Regular readers of this blog (all six of you, hi there) know I've been practicing zazen and generally interested in Zen Buddhism for some time now. It's kinda inevitable that what goes on there would influence my work directly, to the point where the story embodies some principles of what those practices are about. Summerworld and the upcoming The Fall Of The Hammer are good examples. But I never wanted to consciously cultivate any kind of mission or labeling as a "Zen SF&F author" or anything like that. In fact, if that did happen, I think I'd be very unhappy about it.
Labels are weird. On the one hand, we can't live without them. We need labels to know whether or not the bottle we've got in our hand is baking powder or ant poison. On the other hand, labels bind us up in ways we never know about until it's too late. If I call someone a "militant", without you knowing anything else about them, that will color everything else you learn — even if you learn they're not even remotely a "militant", but it'll take longer to unlearn any presuppositions about them than if I had just said "they're politically engaged" or something.
Most people have strange and uninformed ideas about what Zen and Buddhism are about, because few people experience anything like the genuine versions of such things, just the crummy pop-culture incarnations of same. They know the labels and that's about it, and the labels tell them nothing truly useful. Save for me talking about it on my blog (which, again, is read by a sum total of about six people), I don't mention my interest in the topic to people until I've gotten to know them fairly well. It makes them draw unfounded conclusions, both about me and about the kind of work I want to produce.
I've written before how what the practice gave me was not new kinds of work — "Zen SF" or any of that — but new ways to do the work I already do, ways to do them with less between me and what's in front of me. I also realize now what it gives me is how to see all the more clearly how to talk about this stuff without ever having to resort to terms like "Zen".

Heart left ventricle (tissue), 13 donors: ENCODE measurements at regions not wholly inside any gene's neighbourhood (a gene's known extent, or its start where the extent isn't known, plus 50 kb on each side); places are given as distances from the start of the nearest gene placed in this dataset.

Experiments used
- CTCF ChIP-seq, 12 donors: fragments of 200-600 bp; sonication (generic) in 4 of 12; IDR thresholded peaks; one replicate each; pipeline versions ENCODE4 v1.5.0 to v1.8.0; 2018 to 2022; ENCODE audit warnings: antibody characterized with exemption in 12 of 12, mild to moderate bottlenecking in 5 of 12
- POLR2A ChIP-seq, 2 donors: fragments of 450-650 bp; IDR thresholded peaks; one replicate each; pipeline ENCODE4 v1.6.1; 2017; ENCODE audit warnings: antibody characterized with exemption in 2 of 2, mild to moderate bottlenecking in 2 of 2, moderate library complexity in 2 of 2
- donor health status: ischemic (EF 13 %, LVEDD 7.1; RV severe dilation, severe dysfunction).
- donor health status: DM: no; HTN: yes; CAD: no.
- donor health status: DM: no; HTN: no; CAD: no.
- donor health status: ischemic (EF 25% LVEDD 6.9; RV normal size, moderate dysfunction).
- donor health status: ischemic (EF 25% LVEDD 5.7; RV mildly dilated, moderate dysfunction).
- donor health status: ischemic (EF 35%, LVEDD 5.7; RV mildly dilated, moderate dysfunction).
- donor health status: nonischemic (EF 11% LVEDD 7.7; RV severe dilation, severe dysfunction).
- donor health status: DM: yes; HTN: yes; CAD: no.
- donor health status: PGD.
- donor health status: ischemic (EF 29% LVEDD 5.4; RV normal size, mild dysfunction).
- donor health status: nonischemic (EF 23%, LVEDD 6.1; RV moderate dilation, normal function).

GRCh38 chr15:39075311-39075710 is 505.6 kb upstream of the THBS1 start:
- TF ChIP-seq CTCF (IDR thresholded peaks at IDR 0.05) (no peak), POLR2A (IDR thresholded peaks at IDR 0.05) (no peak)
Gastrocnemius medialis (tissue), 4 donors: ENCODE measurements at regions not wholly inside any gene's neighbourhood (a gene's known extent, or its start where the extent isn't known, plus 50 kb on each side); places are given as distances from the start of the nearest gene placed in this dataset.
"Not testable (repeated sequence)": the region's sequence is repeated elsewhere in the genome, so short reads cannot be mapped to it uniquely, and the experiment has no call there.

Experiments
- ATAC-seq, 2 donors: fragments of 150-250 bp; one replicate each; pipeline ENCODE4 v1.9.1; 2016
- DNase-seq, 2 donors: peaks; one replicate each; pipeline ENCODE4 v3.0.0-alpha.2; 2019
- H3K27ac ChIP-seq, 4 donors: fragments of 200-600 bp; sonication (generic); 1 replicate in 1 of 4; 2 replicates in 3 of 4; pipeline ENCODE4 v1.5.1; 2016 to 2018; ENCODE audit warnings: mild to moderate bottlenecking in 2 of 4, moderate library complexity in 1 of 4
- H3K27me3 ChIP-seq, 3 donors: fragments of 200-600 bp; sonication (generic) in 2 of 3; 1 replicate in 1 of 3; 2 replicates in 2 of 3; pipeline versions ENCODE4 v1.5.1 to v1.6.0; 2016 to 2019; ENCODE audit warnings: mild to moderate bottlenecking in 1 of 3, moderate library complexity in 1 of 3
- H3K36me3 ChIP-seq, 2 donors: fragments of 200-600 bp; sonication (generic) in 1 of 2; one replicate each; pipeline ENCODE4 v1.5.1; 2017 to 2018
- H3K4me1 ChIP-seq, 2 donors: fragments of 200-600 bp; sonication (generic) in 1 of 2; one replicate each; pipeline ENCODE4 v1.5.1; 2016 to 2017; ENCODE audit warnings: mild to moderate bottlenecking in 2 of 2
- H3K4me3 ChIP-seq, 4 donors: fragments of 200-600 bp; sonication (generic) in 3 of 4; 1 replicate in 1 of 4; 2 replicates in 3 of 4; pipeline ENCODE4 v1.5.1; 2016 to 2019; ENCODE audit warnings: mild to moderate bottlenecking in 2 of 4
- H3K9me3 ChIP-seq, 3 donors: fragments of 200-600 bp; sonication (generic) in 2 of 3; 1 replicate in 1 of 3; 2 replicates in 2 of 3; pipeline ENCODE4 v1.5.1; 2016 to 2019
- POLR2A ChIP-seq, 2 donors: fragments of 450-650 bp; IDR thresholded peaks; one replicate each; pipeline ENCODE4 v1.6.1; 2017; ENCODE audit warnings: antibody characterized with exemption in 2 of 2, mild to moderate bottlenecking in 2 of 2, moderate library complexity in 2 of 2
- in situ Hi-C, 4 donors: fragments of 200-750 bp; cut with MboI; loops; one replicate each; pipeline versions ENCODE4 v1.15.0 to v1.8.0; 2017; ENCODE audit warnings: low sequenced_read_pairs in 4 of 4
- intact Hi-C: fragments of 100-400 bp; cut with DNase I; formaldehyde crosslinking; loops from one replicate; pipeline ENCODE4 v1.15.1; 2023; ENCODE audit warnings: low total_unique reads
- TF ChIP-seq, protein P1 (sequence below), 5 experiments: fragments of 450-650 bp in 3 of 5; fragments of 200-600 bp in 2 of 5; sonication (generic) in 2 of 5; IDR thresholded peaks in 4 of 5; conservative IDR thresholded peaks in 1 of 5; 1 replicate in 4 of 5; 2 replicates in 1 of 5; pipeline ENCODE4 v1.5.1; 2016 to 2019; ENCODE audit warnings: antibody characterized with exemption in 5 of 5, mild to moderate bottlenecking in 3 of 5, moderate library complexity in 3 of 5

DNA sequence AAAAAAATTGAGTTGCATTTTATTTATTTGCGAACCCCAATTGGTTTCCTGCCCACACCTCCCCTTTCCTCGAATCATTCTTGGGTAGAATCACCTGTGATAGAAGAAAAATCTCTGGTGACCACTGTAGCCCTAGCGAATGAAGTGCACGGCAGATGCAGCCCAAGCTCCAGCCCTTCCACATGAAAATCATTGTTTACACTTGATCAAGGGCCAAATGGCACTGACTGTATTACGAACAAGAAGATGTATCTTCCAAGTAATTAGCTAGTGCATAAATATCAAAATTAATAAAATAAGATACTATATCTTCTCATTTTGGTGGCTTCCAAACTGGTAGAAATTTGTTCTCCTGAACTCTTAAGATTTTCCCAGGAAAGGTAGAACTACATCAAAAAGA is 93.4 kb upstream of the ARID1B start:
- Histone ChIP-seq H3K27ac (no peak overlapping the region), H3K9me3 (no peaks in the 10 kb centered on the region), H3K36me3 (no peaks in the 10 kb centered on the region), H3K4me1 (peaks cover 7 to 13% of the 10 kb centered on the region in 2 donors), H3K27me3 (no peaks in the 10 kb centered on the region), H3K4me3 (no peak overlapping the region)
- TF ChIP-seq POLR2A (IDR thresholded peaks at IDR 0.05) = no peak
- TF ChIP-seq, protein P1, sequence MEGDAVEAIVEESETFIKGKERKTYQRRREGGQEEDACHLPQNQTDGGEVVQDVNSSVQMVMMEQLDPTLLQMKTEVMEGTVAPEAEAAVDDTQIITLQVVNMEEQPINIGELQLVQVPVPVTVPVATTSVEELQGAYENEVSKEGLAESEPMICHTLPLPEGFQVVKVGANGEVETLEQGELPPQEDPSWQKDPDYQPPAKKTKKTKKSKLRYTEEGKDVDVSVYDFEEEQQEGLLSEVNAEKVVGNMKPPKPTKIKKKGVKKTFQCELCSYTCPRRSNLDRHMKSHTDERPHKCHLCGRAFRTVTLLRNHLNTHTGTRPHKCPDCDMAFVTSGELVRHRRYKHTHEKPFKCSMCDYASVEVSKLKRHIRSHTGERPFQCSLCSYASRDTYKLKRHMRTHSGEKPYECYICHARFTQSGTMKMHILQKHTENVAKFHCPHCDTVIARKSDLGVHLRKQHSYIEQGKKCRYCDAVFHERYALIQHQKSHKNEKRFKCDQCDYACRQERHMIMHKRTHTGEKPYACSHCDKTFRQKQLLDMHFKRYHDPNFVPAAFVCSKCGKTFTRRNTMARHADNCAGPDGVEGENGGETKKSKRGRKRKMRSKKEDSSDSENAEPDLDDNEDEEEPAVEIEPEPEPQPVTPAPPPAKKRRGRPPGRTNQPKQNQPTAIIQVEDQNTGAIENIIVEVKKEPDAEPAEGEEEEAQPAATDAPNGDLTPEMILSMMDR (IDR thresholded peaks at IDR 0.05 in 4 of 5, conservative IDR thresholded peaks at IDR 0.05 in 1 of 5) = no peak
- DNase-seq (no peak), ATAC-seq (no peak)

For one, I was never going to explicitly identify my work as being part of some spiritual label, not because I think spiritual things are to be disdained but because I knew it wouldn't help, and would probably only hurt. Self-consciously producing things to fit the label just results in bad art. Someone else I know spent a few years working on a series of fantasy novels that were informed by a certain spiritual practice. The books were awful — and again, not because of the spiritual side, but because apart from that the writing was ghastly and the story was a farrago of clichés. A bad story is a bad story no matter how pretty the dust jacket or good the intentions around it.
Flight Of The Vajra has some stuff in its in-universe belief system that is informed by things like Zen and Unitarian Universalism, but isn't intended to be a functional replacement for them. It was never the point to come up with something that people could look at and go, "It would be cool if we had that here." The point wasn't to come up with an answer, but pose a question. I never wanted to use my curiosities about how spiritual institutions work to use SF to say, "This is how it would work," but rather to say, "If it did work this way, what then?" The latter is fiction. The former is, for lack of any better word, dogma. No prizes for guessing which one I'm aiming for.
New York City
Other Lives Of The Mind